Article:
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I have Google Analytics (GA) tracking set up for a number of websites, many I help friends with, did as consulting in the past, etc, and the one for the company I am working with now.

In this case, GA is reporting only about 5% of users using IE for my current site, where others are seeing around 40%.

The site works OK in IE, but it hasn't been our focus, since it's new and we're trying to do HTML 5 except where it really breaks things badly.

I could understand why a visitor might leave the site -- some fancier navigation and forms are kind of lame with IE8 or less (fine with IE9). But I am looking at pure visits.

I looked only at new visits -- people who have never seen the site before, and still a very small percentage of IE. I segmented out for just desktop users. I removed one large source of ad traffic. But all the numbers show the same thing -- low (5%) and falling IE usage over time. The site is public and useful for normal people, not geeks. We get a significant volume -- more than several thousand visits a day. And we have confirmed generally that GA is tracking usage approximately correctly by comparing to other tracking tools.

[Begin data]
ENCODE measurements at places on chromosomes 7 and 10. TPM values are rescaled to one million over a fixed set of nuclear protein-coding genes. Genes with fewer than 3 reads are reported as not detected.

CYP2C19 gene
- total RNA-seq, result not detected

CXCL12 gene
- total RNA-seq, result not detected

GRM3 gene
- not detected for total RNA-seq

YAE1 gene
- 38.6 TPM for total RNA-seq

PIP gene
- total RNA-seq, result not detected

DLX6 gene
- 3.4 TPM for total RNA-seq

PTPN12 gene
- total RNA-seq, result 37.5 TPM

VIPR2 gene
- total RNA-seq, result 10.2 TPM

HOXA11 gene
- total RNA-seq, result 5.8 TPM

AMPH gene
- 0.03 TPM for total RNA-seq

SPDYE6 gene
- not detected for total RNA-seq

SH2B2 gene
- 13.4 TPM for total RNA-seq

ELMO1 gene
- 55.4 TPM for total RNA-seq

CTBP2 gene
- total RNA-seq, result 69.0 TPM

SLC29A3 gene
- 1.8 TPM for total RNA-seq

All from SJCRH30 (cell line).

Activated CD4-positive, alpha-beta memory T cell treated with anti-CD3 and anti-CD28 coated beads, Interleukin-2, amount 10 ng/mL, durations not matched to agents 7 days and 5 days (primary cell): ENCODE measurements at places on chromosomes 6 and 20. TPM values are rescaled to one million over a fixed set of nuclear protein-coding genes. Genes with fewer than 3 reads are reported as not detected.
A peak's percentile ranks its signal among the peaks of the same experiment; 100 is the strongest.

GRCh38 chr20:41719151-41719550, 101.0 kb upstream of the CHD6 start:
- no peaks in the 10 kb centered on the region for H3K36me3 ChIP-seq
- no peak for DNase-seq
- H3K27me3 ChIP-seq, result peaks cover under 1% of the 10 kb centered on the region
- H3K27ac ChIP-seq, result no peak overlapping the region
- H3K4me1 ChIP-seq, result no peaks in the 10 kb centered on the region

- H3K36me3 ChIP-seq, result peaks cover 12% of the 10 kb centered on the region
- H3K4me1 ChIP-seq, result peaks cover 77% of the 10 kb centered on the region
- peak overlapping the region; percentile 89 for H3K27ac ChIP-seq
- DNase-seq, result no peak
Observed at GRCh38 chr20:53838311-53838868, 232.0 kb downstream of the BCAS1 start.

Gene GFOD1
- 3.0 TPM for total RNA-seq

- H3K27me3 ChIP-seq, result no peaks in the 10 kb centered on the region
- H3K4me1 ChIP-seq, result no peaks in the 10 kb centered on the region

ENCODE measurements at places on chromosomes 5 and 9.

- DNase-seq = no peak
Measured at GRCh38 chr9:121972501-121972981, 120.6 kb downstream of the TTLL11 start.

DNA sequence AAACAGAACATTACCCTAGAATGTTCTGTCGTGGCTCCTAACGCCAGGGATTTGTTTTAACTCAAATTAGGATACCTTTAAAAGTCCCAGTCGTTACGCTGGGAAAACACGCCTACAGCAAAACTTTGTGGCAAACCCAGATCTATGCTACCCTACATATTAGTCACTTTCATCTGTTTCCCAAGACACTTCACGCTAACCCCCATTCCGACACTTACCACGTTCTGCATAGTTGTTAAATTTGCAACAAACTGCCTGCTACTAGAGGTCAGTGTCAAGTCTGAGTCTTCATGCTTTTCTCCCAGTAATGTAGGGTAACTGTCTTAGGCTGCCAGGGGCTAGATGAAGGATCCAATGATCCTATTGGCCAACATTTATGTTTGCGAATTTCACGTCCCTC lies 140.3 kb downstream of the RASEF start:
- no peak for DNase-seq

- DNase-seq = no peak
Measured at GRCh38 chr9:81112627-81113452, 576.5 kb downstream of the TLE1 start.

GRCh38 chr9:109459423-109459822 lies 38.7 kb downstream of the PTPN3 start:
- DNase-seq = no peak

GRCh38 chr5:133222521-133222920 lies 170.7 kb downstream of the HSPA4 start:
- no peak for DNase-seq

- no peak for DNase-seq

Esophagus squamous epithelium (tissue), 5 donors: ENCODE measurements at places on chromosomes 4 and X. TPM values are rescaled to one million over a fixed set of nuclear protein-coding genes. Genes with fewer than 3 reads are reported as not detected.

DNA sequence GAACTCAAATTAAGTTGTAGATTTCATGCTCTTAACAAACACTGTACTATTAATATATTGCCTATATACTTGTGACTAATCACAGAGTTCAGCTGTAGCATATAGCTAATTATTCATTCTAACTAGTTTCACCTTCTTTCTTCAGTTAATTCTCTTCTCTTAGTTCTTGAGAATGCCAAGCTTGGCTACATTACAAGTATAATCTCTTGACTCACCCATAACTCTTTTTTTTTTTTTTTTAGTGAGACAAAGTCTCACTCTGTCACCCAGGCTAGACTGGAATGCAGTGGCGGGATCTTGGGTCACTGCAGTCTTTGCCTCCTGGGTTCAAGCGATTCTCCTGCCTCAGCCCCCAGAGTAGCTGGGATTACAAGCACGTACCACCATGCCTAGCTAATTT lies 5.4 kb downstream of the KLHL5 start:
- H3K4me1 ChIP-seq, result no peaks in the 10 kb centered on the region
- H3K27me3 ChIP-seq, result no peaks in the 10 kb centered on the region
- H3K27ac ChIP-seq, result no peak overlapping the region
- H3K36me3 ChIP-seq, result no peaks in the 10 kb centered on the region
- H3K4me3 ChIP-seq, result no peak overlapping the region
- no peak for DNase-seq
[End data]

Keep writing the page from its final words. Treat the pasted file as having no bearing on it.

I am mystified. Any theories welcomed!

Tom

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migrated from stackoverflow.com Nov 3 '11 at 15:13

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Have you tried dropping in another analytics package to see if the proportions roughly match? Just some freebie like SiteMeter or whatever. You're basically saying "this data might be bad" but there's nothing to actually base that on or compare it to, so the best you're going to get is speculation. The percentages for your other sites are interesting, but not inherently related. –  Su' Nov 3 '11 at 15:27